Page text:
Williamsburg is Over

The L train is doing that thing where it glides very slowly and silently under the river in slow-motion. There is no noise coming from the tracks; at this speed the wheels don’t clatter and the machinery doesn’t rattle. There’s just that low whine as the weird stuff on the walls of the tunnels slips by, signals and then reflectors and striped bits of plastic, arcane technical markings and bursts of lurid graffiti then the odd glimpse of some passageway that looks like it belongs in Lord of the Rings, or something lower-budget involving quaint parallel universes.

The woman next to me is reading that morning’s free paper, an article about the development in Williamsburg.

“Williamsburg is over,” she announces to no one.

“You live there, don’t you?” she now addresses me specifically. She wearing pounds of makeup, cohered into a unified object.

“Well,” she says. “What do you think?”

“I think it sucks,” I say. I don’t say: I think it should be BLOWN UP, because you’re not supposed to say that, especially on the subway. If you say something, see something! I don’t say: You know how at the end of Fight Club, all those empty glass office towers go down in a kind of beautiful controlled demolition? I think they should do that. Though that would be bad for the neighborhood, too. It would cake the neighborhood in a layer of toxic dust for several years, tiny shards of all the glass and stainless steel awaiting the yuppies’ arrival hanging in the air and the DOH and the DEP and the EPA slow to tell us it’s killing us.

The empty condos, rising so fast and high, who will live in them and where are those people now? This coming invasion, where is it massing? And if it can’t be stopped, can it at least be organized? I want marching. I want lockstep. Goosestep, even. I want them to make it official. When the remaining yuppies come to take over Williamsburg for good–not the first two decades worth of decreasingly brave settlers but the final hordes who will constitute the full success of the Brooklyn lebensraum–when they come for real I want them to unfurl their banner, I want to see the strength of their numbers, I want to hear it reverberating in their canyons of glass. How come they never make a ceremony of those momentous events? Why can’t we have an ending, why must we realize the ending happened at some indiscernible moment long ago, or maybe the ending happened before we got there, maybe it was over before it began?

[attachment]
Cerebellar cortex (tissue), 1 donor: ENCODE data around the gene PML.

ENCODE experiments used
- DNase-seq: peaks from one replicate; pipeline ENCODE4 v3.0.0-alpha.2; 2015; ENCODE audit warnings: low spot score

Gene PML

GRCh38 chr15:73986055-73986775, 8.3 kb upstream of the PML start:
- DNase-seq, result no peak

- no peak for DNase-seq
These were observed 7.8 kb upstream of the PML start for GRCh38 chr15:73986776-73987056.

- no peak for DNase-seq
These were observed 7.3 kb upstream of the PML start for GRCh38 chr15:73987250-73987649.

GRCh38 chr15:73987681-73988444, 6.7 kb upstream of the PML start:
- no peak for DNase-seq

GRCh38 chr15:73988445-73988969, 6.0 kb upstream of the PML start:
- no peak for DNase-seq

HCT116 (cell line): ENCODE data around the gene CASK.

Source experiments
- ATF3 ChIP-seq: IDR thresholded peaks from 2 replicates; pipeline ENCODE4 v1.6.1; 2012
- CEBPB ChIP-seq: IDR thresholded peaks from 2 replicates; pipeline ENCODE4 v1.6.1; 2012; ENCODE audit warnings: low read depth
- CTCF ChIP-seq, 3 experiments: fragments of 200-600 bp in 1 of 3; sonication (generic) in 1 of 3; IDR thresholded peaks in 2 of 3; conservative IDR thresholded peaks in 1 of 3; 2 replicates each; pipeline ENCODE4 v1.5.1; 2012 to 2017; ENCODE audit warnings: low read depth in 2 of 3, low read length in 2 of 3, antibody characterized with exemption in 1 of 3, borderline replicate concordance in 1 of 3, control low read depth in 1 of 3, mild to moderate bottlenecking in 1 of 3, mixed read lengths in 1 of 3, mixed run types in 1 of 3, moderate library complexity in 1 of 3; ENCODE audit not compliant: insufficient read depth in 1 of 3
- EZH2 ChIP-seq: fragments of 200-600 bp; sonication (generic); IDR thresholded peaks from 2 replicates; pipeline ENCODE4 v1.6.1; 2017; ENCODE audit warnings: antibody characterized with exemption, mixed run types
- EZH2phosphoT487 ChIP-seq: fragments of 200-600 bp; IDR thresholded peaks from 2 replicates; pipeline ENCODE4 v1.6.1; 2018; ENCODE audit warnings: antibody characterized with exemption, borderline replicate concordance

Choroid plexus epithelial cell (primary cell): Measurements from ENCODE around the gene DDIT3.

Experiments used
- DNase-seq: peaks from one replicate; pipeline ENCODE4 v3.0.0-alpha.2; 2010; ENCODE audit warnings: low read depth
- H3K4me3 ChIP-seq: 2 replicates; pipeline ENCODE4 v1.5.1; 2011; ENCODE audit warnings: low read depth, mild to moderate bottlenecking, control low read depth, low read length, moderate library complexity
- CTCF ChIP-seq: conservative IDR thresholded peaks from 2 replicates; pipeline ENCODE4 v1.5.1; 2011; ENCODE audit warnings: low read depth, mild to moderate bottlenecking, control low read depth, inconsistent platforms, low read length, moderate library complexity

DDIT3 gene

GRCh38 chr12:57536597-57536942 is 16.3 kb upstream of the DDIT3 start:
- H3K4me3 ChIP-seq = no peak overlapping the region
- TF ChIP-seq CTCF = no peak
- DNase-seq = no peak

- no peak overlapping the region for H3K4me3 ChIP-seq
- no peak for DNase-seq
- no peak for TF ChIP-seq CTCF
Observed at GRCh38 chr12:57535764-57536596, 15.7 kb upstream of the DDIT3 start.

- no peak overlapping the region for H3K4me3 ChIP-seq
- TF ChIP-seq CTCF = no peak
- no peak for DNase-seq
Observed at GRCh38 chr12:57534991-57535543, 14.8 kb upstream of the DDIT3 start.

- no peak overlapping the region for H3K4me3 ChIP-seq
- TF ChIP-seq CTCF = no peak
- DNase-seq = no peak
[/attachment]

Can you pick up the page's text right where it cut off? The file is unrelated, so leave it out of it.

“Whaddya gonna do?” I say to the woman. So much makeup. Does she sleep in it? Why are all broken things slathered in cheap paint? Why must everything old be shellacked or glazed instead of permitted to fall into beautiful ruin?

The train, inexplicably, picks up speed. They never say anything about these delays. They never say, “ladies and gentlemen, it’s going to be a fucking slow ride.” They never say, “ladies and gentlemen, Williamsburg is over.”

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